Contract for Deed – General – Indiana
Related Indiana Legal Forms
Indiana State Statutes
TITLE 32. PROPERTY
ARTICLE 21. CONVEYANCE PROCEDURES FOR REAL PROPERTY
Chapter 5. Residential Real Estate Sales Disclosure
(a) This chapter applies only to a sale of, an exchange of, an installment sales contract for, or a lease with option to buy residential real estate that contains not more than four (4) residential dwelling units.
(b) This chapter does not apply to the following:
(1) Transfers ordered by a court, including transfers:
(A) in the administration of an estate;
(B) by foreclosure sale;
(C) by a trustee in bankruptcy;
(D) by eminent domain;
(E) from a decree of specific performance;
(F) from a decree of divorce; or
(G) from a property settlement agreement.
(2) Transfers by a mortgagee who has acquired the real estate at a sale conducted under a foreclosure decree or who has acquired the real estate by a deed in lieu of foreclosure.
(3) Transfers by a fiduciary in the course of the administration of the decedent’s estate, guardianship, conservatorship, or trust.
(4) Transfers made from at least one (1) co-owner solely to at least one (1) other co-owner.
(5) Transfers made solely to any combination of a spouse or an individual in the lineal line of consanguinity of at least one (1) of the transferors.
(6) Transfers made because of the record owner’s failure to pay any federal, state, or local taxes.
(7) Transfers to or from any governmental entity.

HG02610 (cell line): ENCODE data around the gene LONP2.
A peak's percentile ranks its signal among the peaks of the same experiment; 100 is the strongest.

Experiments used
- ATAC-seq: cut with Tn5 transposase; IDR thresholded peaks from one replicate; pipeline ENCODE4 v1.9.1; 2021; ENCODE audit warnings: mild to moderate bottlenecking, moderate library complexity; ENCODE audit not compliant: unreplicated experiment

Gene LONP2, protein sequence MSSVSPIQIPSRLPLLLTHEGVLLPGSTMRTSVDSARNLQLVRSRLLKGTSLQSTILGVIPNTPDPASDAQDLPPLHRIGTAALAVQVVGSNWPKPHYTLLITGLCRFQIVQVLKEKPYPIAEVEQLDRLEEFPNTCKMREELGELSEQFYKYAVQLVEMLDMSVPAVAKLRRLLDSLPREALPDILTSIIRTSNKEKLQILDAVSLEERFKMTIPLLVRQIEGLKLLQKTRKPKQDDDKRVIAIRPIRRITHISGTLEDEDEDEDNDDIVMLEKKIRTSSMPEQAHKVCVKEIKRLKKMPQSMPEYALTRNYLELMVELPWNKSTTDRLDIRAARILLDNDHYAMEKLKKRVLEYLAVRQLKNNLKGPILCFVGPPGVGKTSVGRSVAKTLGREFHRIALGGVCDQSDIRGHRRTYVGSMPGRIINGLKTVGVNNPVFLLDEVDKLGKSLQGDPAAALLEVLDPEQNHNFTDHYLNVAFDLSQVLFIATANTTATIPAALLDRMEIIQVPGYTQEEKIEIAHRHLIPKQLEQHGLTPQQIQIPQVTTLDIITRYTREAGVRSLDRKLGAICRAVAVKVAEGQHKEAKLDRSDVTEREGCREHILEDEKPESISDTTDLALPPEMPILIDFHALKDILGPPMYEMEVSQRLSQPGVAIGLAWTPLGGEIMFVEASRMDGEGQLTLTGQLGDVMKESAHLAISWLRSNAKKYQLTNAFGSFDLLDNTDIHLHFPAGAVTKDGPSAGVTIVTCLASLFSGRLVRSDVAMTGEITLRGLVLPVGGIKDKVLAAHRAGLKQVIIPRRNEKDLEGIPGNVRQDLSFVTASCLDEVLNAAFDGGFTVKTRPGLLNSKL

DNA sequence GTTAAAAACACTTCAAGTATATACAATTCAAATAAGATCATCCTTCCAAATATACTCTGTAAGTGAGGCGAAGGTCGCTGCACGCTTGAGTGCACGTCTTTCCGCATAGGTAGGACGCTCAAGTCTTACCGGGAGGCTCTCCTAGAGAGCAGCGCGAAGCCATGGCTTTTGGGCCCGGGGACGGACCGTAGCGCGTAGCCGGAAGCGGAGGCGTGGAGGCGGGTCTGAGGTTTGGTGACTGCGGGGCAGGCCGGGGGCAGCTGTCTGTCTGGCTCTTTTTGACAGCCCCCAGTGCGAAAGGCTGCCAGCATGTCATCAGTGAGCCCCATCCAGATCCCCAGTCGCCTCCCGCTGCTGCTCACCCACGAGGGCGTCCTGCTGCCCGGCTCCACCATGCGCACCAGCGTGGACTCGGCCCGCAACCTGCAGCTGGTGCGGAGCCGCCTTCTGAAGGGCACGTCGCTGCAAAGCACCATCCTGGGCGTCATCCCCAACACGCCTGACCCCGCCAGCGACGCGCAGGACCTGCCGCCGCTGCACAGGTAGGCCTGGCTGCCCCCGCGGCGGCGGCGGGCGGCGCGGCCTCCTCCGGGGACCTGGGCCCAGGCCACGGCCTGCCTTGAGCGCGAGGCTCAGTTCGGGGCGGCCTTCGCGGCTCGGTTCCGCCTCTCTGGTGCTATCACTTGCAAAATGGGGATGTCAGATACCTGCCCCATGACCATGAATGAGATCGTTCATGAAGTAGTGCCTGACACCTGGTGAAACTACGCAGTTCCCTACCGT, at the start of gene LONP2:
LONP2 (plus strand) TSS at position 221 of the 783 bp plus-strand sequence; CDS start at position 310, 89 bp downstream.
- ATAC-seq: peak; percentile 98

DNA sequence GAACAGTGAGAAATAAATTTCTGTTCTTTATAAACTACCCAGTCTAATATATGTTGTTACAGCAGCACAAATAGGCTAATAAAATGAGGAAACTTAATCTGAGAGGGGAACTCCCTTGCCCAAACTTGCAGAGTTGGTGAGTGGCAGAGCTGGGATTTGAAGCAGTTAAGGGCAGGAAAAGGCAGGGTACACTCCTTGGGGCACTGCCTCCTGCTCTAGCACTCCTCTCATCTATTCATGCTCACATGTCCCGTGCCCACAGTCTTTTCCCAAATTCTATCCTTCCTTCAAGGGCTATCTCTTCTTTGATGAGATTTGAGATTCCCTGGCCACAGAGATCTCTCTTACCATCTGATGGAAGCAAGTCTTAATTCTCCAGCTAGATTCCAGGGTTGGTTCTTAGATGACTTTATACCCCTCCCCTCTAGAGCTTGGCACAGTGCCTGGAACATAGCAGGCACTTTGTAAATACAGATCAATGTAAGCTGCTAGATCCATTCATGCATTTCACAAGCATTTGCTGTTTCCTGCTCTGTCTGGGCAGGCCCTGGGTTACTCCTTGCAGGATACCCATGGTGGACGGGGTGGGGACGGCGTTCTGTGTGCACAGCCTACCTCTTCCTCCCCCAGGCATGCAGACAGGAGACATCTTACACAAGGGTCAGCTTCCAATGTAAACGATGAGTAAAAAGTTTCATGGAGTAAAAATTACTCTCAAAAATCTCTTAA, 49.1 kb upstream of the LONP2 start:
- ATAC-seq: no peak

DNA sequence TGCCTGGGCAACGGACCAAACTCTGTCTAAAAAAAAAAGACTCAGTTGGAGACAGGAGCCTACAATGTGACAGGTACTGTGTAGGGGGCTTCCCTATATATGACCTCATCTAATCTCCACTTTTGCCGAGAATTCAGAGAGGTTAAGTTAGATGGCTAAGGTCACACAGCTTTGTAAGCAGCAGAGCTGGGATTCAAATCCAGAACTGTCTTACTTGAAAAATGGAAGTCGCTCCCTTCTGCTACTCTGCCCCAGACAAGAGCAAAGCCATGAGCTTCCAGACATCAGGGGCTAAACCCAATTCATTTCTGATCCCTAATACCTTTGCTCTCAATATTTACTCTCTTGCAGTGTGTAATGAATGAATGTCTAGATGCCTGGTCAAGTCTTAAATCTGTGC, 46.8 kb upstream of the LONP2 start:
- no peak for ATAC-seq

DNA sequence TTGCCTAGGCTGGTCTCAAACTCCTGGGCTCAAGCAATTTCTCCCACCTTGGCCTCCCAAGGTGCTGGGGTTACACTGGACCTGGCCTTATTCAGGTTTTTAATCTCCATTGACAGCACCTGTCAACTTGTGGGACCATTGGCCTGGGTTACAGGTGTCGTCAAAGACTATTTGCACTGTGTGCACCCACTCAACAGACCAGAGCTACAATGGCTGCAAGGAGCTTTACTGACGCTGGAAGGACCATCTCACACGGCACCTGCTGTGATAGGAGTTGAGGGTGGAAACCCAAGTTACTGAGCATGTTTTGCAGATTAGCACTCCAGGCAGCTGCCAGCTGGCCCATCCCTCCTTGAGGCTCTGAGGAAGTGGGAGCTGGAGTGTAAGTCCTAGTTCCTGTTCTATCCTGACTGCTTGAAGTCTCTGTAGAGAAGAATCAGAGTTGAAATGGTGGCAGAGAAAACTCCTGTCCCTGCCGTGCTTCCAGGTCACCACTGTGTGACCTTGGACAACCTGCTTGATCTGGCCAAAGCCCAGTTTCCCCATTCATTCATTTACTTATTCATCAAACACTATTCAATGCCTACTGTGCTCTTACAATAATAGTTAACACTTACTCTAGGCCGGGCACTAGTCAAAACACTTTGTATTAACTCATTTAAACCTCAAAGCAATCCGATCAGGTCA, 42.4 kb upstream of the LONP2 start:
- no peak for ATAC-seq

(8) Transfers involving the first sale of a dwelling that has not been inhabited.
(9) Transfers to a living trust.
Indiana State Statutes
Indiana Case Law
The court, in effect, views a conditional land contract as a sale with a security interest in the form of legal title reserved by the vendor. Conceptually, therefore, the retention of the title by the vendor is the same as reserving a lien or mortgage. Realistically, vendor-vendee should be viewed as mortgagee-mortgagor. To conceive of the relationship in different terms is to pay homage to form over substance. Skendzel v. Marshall, 261 Ind. 226 (Ind. Sup. Ct. 1973)
Wherever a penalty or a forfeiture is used merely to secure the payment of a debt? equity, considering the payment, or performance, or enjoyment to be the real thing intended by the agreement, and the penalty or forfeiture to be only an accessory, will relieve against such penalty or forfeiture by awarding compensation instead? Id. at 226
In Indiana today, a vendor must terminate an installment land contract through judicial foreclosure when the defaulting purchaser has substantial equity in the property and has not abandoned it. When the purchaser?s equity is less that substantial, forfeiture remains an option. Arnold v. Melvin R. Hall, Inc., 481 N.E.2d 409 (Ind. App. 1985)